Deciding on a mirror will can be a significant step for couples in estate planning. This article navigates you through the essentials—what mirror wills are, their advantages for couples, critical considerations, and the context in which they’re the right choice for your shared future.
Mirror wills are separate legal documents that allow couples to reflect their mutual wishes for asset distribution, offering simplicity, affordability, and control over their estate planning.
While mirror wills offer the flexibility to be revised individually at any time, this also brings potential risks such as one partner changing their will without the other’s knowledge, leading to unintended asset distribution.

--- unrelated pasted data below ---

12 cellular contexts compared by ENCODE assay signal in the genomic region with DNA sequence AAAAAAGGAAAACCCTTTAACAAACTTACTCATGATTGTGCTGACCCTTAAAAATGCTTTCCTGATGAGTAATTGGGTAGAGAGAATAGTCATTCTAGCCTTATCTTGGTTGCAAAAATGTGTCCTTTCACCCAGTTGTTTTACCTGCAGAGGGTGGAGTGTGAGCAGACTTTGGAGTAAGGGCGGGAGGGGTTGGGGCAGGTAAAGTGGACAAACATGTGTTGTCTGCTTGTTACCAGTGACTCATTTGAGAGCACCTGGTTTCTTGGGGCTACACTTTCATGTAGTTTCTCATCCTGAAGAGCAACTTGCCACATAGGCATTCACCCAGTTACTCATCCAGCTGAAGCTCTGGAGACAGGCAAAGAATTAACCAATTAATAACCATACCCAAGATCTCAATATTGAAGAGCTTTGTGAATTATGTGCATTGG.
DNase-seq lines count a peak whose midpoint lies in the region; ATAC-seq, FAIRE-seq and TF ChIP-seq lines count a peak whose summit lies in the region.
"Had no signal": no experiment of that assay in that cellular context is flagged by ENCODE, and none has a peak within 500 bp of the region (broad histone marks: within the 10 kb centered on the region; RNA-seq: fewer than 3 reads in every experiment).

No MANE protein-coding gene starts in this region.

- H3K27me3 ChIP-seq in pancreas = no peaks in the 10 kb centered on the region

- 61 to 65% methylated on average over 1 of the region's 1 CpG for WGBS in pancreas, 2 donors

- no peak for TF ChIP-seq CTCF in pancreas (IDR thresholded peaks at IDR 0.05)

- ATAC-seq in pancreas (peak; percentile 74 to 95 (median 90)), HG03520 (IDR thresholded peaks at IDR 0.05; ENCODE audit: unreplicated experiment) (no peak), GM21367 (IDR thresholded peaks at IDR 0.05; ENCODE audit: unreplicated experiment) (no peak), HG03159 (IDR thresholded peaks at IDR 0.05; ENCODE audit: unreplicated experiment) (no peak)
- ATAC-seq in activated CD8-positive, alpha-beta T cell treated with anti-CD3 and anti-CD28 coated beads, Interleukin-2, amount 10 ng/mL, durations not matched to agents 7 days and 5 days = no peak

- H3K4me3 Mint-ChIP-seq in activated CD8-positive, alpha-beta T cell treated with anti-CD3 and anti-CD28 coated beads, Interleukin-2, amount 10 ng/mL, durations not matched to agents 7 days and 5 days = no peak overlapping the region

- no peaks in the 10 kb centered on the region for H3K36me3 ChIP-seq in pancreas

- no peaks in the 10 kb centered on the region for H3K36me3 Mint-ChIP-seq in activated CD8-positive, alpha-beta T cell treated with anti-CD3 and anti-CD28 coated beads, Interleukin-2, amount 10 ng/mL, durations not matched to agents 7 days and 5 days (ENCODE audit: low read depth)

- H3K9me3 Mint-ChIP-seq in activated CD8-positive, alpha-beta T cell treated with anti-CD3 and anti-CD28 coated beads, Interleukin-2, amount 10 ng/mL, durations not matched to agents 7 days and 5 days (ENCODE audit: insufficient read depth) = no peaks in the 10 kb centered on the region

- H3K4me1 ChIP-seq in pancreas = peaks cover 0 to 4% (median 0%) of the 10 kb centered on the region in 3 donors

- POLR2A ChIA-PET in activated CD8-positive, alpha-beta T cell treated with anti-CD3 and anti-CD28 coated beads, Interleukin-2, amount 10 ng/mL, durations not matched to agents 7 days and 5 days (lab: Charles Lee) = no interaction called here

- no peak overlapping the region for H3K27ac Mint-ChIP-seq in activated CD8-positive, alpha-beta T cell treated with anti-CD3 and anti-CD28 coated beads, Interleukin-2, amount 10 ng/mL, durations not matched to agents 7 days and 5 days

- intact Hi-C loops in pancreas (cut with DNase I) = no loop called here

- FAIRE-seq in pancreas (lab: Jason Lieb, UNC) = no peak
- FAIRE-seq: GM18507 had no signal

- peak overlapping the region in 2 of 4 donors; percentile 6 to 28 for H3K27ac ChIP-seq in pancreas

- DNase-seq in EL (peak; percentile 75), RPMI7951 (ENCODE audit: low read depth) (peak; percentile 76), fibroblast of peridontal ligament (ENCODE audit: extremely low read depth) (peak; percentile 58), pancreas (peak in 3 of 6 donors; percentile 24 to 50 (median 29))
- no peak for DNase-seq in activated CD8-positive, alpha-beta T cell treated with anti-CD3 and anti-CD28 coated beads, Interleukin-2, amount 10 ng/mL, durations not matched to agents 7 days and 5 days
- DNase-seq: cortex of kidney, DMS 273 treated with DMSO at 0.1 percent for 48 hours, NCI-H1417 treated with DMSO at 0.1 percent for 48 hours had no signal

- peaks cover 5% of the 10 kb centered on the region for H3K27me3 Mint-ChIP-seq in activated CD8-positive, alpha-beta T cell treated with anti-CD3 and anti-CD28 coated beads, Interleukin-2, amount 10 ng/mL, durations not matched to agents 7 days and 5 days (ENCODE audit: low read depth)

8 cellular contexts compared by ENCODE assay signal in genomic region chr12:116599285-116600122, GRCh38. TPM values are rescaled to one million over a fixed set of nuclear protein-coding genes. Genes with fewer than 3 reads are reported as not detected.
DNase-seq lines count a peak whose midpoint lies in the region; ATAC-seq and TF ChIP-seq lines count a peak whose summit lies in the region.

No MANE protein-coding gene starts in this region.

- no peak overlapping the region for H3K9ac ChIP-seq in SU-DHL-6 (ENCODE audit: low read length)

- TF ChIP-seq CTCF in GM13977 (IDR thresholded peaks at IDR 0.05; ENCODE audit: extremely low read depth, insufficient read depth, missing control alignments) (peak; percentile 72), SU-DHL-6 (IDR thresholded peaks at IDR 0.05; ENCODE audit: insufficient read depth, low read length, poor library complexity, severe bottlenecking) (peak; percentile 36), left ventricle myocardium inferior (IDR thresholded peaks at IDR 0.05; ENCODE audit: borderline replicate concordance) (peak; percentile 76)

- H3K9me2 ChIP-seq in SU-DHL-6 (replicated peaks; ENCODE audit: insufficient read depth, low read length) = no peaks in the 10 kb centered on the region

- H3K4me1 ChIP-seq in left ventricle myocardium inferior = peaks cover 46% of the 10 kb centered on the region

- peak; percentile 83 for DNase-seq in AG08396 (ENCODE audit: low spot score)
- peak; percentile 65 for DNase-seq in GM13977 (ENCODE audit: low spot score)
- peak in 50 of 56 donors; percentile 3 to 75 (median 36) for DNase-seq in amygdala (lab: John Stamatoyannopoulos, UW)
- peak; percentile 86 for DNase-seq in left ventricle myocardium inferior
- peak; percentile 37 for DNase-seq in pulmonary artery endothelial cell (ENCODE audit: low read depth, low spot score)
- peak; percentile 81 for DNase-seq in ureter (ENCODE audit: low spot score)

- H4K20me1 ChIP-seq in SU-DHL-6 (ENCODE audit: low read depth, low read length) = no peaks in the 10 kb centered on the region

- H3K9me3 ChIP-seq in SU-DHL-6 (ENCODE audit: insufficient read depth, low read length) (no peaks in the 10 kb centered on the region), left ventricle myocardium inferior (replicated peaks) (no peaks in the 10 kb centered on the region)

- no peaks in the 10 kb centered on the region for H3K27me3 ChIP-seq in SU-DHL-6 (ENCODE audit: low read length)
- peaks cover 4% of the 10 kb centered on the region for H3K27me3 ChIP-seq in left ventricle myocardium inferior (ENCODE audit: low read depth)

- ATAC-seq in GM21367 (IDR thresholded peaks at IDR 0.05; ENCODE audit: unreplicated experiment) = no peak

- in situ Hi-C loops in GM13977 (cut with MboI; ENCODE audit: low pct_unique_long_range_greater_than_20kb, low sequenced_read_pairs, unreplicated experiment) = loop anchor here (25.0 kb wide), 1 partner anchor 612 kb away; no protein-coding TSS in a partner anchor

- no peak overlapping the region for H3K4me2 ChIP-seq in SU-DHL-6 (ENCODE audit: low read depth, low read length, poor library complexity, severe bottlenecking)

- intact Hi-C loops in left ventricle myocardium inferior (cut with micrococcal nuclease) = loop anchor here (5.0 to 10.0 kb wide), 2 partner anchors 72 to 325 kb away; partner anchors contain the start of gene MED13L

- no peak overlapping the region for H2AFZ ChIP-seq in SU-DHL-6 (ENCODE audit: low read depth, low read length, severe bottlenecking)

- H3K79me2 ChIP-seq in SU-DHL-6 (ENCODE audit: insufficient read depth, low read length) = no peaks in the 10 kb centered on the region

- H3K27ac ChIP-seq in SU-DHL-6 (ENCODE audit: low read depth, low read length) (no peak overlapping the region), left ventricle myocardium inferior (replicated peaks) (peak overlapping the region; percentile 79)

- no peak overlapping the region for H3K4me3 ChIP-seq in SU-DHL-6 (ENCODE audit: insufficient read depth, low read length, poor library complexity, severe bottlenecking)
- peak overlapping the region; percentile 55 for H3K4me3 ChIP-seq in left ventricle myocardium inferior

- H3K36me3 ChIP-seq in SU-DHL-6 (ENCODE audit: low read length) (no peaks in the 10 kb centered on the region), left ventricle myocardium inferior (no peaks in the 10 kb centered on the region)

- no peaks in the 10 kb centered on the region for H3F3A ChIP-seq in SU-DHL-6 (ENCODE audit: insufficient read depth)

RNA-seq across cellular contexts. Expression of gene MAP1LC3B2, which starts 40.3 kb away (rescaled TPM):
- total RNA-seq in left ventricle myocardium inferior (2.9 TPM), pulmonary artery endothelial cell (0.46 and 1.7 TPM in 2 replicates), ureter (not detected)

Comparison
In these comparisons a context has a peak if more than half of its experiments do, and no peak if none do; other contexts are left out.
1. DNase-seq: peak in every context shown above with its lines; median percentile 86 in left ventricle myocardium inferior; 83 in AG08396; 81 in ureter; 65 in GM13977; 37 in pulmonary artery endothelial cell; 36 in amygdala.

To prevent complications and ensure the will reflects the couple’s current situation, it is crucial to update a mirror will regularly, at least every five years or after significant life events.
Understanding Mirror Wills: A Comprehensive Overview
Couples create mirror wills as separate legal documents to reflect their joint wishes for asset distribution. These wills mirror each other just like the partners they represent, offering a shared vision for the future. Couples favour these wills when they want their estate to be distributed as per their mutual decisions.
When it comes to securing your partner’s financial future, choosing a mirror will could bring peace of mind by making sufficient provisions for family members.
The Structure of a Mirror Will